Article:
Dale Sprague, President of Canyon Creative on the phone. Collaborating with other business owners is a great way to jump start your business.

You Don’t Know It All: 4 Great Ways to Jump-Start Your Business

Being creative can be demanding. Running a business can be, too. Especially if you are underperforming and you need to jump start your business. You have to get out there to be inspired and motivated by people facing similar issues or those who can drive you in a better direction.

We all know, you can’t be successful in a vacuum. Here are 4 great ways to jump start your business starting today.

1. Talk to Other Business Owners

We like to collaborate with others to see what they’re doing, how they’re doing (it) and find out what works for them. It’s a give-and-take scenario.

Today, President Dale Sprague called a long-time friend who owns a creative agency in another state. They spoke frankly for an hour going back and forth on the challenges and rewards of owning your own business.

“We compared notes about clients, potential clients, employees and sales strategies,” Sprague said. “It was encouraging to know we share comparable stories. But, we were also able to hash-out some important ways to confront specific concerns.”

2. Work with a Good Business Coach

We’ve been meeting with our coach once a month for over a year and he has been imperative to the survival, growth and reorganization of our business. With his guidance, we stepped out of our comfort zone and got down to some fairly unpleasant realities. We solved many issues and are working on others, but feel confident these changes and the investment in our coach will have lasting impact.

As an impartial observer, a business coach can provide unbiased opinions and advice that can lead to “a-ha” moments and uncover solutions you never would have considered.

Being willing to make a commitment to change, being accountable for your actions and having a vision of where you want to be is vital for success. We’re making smarter, better decisions and have a clear focus on how we’re going to make dreams happen.

3. The Power of Books

Books are another source of business insight. For example, Traction: Get a Grip on Your Business, by Gino Wickman, provides a practical method for success that we’ve embraced. Though it’s written for larger businesses, smaller businesses can definitely enhance their processes greatly. Traction helped us focus on the key components of our business and provided powerful ways to run our company in a better, more team-centered and growth-oriented way.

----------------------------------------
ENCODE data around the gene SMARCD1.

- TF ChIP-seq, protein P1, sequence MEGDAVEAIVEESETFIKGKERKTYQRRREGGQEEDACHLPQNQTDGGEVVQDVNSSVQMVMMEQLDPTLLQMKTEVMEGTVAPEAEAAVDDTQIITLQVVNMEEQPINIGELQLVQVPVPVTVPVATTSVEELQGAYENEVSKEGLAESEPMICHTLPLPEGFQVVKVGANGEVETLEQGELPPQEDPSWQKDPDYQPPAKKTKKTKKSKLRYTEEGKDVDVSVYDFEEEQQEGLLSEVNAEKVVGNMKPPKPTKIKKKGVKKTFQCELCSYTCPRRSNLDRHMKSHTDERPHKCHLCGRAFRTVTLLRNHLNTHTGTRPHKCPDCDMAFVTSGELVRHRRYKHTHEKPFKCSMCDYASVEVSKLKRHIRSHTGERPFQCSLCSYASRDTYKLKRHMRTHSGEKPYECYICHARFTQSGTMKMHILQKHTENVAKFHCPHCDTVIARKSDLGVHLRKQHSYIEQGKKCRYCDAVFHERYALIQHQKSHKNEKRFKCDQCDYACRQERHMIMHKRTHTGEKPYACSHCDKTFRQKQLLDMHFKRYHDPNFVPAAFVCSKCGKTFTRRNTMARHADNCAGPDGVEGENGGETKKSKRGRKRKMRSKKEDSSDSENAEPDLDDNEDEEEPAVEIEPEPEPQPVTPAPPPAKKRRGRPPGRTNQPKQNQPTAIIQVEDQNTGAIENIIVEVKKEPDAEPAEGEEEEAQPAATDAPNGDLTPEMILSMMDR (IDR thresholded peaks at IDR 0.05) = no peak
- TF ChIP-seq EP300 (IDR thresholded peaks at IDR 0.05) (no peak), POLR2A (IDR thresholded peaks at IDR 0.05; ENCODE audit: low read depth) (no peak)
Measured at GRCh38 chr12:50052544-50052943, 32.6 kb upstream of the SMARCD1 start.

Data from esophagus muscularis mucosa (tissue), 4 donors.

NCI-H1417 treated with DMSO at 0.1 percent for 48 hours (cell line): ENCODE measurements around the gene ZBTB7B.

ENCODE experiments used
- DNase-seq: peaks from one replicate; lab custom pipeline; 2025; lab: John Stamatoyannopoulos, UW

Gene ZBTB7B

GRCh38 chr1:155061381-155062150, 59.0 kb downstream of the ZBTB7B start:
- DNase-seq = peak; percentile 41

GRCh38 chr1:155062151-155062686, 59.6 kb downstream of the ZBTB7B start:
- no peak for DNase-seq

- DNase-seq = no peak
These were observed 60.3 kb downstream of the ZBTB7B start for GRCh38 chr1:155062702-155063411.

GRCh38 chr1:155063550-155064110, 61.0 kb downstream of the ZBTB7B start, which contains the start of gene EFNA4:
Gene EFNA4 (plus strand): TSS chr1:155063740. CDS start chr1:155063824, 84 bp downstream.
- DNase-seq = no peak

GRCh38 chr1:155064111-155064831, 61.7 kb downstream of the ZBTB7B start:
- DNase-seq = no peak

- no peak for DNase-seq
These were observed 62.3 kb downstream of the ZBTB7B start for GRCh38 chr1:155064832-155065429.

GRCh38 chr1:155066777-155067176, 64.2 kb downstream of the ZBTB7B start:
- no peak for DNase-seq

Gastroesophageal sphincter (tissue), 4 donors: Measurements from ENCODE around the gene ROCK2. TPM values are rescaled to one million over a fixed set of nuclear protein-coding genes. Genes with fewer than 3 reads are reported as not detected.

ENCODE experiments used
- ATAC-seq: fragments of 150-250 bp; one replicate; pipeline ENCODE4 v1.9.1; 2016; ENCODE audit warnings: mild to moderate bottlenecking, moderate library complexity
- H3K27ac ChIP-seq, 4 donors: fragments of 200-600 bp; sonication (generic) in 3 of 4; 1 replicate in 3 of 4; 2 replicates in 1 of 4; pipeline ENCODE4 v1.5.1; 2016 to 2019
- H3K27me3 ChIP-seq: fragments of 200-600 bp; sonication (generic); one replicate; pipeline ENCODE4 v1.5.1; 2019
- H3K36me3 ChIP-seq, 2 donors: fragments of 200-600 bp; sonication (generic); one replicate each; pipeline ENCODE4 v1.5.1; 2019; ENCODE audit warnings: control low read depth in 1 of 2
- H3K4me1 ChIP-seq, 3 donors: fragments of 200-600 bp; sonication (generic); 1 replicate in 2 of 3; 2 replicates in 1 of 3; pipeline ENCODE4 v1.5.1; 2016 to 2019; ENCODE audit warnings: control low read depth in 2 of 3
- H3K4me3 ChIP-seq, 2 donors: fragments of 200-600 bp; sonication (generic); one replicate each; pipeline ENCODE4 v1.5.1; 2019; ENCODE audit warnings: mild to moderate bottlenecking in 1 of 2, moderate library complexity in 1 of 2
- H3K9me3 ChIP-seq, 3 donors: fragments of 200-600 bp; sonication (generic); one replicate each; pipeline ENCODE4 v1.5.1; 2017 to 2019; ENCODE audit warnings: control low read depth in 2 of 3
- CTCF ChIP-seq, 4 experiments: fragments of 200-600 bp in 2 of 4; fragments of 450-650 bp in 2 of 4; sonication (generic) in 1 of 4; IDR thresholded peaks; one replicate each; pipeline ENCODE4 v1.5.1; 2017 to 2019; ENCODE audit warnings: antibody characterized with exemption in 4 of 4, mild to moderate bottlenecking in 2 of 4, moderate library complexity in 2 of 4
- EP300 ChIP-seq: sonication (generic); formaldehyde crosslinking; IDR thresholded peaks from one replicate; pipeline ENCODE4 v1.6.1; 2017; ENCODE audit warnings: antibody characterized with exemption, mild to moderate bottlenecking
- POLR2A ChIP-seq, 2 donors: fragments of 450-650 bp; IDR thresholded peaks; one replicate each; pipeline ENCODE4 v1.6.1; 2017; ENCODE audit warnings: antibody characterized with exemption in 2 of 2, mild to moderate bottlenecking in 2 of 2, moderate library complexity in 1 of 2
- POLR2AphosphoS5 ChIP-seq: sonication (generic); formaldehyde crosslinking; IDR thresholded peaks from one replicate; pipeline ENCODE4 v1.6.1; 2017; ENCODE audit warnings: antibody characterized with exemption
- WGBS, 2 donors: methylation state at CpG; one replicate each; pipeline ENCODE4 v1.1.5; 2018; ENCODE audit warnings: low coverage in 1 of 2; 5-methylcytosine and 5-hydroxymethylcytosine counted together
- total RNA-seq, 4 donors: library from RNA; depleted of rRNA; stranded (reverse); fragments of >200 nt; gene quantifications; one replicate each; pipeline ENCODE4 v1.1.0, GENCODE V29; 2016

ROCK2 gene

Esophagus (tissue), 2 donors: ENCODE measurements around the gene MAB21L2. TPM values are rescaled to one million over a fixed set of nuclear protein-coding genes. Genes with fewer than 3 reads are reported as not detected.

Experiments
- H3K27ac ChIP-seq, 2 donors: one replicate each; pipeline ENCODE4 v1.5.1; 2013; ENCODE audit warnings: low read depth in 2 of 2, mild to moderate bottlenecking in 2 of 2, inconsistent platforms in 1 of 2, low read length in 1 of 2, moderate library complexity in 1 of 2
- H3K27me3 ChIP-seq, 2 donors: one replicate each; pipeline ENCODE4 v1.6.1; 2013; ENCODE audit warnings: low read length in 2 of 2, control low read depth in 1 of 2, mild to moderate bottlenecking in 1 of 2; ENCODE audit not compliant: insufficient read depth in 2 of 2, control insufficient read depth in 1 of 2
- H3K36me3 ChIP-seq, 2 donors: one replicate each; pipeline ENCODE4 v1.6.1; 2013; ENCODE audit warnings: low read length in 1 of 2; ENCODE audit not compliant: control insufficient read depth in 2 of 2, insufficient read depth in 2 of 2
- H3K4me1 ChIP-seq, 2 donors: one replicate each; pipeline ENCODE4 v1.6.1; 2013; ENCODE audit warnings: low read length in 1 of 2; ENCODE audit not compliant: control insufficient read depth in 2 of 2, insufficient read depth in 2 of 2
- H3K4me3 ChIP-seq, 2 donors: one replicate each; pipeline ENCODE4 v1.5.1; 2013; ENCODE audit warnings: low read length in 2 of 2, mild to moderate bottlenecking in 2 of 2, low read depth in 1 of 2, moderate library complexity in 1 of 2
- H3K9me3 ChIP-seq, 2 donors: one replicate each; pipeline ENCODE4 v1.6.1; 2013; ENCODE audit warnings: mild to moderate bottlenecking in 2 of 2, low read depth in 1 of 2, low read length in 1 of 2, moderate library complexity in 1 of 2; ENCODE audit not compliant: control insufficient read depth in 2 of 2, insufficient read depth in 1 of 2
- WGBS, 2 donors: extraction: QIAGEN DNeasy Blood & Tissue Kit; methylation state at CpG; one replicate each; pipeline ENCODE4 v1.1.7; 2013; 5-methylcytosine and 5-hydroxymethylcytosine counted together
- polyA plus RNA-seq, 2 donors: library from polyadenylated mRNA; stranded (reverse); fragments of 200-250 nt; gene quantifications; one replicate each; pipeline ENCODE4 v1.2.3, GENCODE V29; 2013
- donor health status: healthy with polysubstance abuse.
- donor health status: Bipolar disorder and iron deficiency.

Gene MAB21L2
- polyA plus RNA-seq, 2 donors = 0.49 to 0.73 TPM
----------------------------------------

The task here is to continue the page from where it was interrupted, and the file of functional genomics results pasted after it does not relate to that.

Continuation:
Crucial Conversations: Tools for Talking When Stakes are High, written by the co-founders of VitalSmarts, took us down another critical path. The book taught us (and continues to teach us) how to have “crucial conversations” and how to act and react when having them for the best outcomes – the win-win situation. These pivotal interactions might be with a client, employee, co-worker, vendor or really anyone capable of human emotion.

When engaging in crucial conversations, we either face them and handle them poorly, face them and handle them well or avoid them completely. The book offers a 7-step process for managing these conversations and improving communication. Ultimately, it’s the steps to move life forward positively.

4. Network with Like-Minded People

We’re not just talking about your local Chamber of Commerce here. Search out professional organizations or people in your industry who are striving to better their businesses. You’ll be able to learn from their successes, bounce ideas off them, share insider info, stay motivated, expand your knowledge base, share leads and help your business flourish.

Dale belongs to several of these organizations. Some are free. Most of the really good ones you need to be vetted for and others you pay a membership fee, sometimes both. You also have to be a purposeful contributor. If you don’t actively participate with relevant conversation, you’re booted out.

The members are genuinely interested in sharing information they’ve learned along the way and open to learning new methods of doing business. The information garnered during their Zoom calls and email exchanges is invaluable.

“I’m always invigorated after our calls,” Dale said. “New ideas, new connections, new perspectives, new collaborations. I’ve made friends from all over the country who are now trusted business colleagues.”